The Rotax/Ducati rectifier-regulator supplied with the Rotax 91x engines exhibits an alarming rate of failure among homebuilt aircraft.
In order to sort out the reliability issue before installing it in our MCR 4S four seater kitplane, I succeeded in putting my hand on a complete Rotax alternator, just in case...
The pieces were waiting a hypothetical test in my garage, until I met Jérôme Delamarre, a young electricity professor and researcher at LEG (Electrical Laboratory of Grenoble), University of Grenoble, France.
Jérôme is an MCR lover, and he soon proposed his help to test the alternator and his regulator.
Jérôme machined an adapter to install the regulator on a test bench in one of his students laboratories.
We spent several weekends conducting tests.
In the meantime, Dyn'Aero sent two failed regulators. I took them to pieces, removing the foam to identify the components.
Jérôme studied the principles of the regulator.
At the time (winter 2003), we had difficulties founding specs for the TPE154E SCRs. Jérôme had to run them on a test rig in his laboratory.
Here is a diagram, redrawn after our previous study.
There have been lots of questions on the Internet, as to whether the Rotax regulator is shunt or else.
The Rotax regulator is not of the shunt or series type.
This diagram was redrawn from hand sketches taken two years ago. It is offered as-is, for information purpose. It may contain errors.
When -and if- time permits, I'll retrieve the dismantled units, and check its accuracy.
The regulator losses have been measured, and are proportional to the output, as indicated on the curve taken by Jérôme's students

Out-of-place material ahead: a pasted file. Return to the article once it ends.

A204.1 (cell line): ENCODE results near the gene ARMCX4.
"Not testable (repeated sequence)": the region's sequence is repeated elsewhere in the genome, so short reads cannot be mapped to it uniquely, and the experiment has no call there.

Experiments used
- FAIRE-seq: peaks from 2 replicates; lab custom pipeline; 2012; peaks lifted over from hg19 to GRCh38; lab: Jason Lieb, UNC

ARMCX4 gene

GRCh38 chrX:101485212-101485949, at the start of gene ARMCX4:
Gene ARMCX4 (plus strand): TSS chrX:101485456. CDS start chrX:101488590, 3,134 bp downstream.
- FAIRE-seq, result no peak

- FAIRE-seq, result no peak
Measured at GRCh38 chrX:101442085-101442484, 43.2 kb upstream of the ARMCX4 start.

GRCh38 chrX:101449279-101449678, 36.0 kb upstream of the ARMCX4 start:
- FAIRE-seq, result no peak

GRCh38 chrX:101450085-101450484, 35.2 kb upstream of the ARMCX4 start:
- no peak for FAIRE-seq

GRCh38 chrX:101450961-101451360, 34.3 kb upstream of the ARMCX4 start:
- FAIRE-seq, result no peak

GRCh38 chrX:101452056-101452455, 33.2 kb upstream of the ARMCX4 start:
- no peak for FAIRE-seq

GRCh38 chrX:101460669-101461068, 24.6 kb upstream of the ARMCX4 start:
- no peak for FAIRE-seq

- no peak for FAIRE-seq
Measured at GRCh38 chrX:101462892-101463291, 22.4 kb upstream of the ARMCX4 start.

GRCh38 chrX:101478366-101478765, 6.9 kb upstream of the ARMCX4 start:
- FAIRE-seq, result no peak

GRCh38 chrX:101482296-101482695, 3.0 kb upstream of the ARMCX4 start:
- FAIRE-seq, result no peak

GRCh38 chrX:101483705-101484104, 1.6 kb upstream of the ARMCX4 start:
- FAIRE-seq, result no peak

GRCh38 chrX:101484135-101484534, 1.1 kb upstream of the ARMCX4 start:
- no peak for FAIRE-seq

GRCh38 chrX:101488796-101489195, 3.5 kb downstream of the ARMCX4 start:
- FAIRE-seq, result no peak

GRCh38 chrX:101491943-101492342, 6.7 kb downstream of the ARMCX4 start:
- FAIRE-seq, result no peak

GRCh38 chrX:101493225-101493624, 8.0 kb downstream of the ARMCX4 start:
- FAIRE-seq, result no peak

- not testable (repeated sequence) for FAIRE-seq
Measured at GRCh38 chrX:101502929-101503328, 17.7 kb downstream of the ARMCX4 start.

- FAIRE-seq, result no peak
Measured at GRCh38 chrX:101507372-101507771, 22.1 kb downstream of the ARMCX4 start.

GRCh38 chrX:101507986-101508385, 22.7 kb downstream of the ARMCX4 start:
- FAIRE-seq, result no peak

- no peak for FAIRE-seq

The students continued with a thermal study.
Here we can see the thermal camera, used to identify hot spots.
Rotax documentation specifies an ambient temperature limit of 90°C. This seems doubtful.
At nominal output, ie at 240 W, the regulator dissipates 80 W (actually measured)
- Thermal resistance between the regulator heat sink and and the ambient
atmosphere, measured at sea level, is 2°C/W.
- In a simplified way, one can add a series thermal resistance of 0.3°C/W to obtain junction temperature.
- Junction temperature must not exceed 125°C.
In order to work at nominal output, the ambient temperature at sea level should not exceed :
Using the regulator at nominal output without further cooling seems impractical.
Many homebuilders may not experience regulator failures
There are two reasons :
- Many use but one tenth of the nominal power advertised by ROTAX.
- It takes 45 min for the regulator to reach its max temperature (thermal time constant on the order of 15 min)
With a PC type fan, the regulator heat sink thermal resistance drops to about 0.5°C/W. At sea level and nominal output, the ambient temperature needs to stay below :
Much more reasonable.
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